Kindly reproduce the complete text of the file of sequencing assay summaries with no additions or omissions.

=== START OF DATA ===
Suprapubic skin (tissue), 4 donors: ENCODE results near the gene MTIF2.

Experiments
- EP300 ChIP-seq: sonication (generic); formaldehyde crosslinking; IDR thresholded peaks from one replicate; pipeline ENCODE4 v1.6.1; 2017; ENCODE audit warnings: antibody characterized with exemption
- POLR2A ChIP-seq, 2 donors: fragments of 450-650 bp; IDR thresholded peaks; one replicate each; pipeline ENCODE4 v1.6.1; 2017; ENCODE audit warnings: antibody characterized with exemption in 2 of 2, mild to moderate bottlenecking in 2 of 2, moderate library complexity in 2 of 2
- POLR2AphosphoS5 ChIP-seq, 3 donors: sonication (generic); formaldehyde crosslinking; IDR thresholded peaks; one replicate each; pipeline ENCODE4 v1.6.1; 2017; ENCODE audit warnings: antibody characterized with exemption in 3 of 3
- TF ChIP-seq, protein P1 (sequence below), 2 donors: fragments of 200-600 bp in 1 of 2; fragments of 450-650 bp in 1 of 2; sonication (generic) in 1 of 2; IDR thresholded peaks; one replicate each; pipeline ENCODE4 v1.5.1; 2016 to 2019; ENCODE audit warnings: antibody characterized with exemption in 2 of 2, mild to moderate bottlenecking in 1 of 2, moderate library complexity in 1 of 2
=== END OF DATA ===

Suprapubic skin (tissue), 4 donors: ENCODE results near the gene MTIF2.

Experiments
- EP300 ChIP-seq: sonication (generic); formaldehyde crosslinking; IDR thresholded peaks from one replicate; pipeline ENCODE4 v1.6.1; 2017; ENCODE audit warnings: antibody characterized with exemption
- POLR2A ChIP-seq, 2 donors: fragments of 450-650 bp; IDR thresholded peaks; one replicate each; pipeline ENCODE4 v1.6.1; 2017; ENCODE audit warnings: antibody characterized with exemption in 2 of 2, mild to moderate bottlenecking in 2 of 2, moderate library complexity in 2 of 2
- POLR2AphosphoS5 ChIP-seq, 3 donors: sonication (generic); formaldehyde crosslinking; IDR thresholded peaks; one replicate each; pipeline ENCODE4 v1.6.1; 2017; ENCODE audit warnings: antibody characterized with exemption in 3 of 3
- TF ChIP-seq, protein P1 (sequence below), 2 donors: fragments of 200-600 bp in 1 of 2; fragments of 450-650 bp in 1 of 2; sonication (generic) in 1 of 2; IDR thresholded peaks; one replicate each; pipeline ENCODE4 v1.5.1; 2016 to 2019; ENCODE audit warnings: antibody characterized with exemption in 2 of 2, mild to moderate bottlenecking in 1 of 2, moderate library complexity in 1 of 2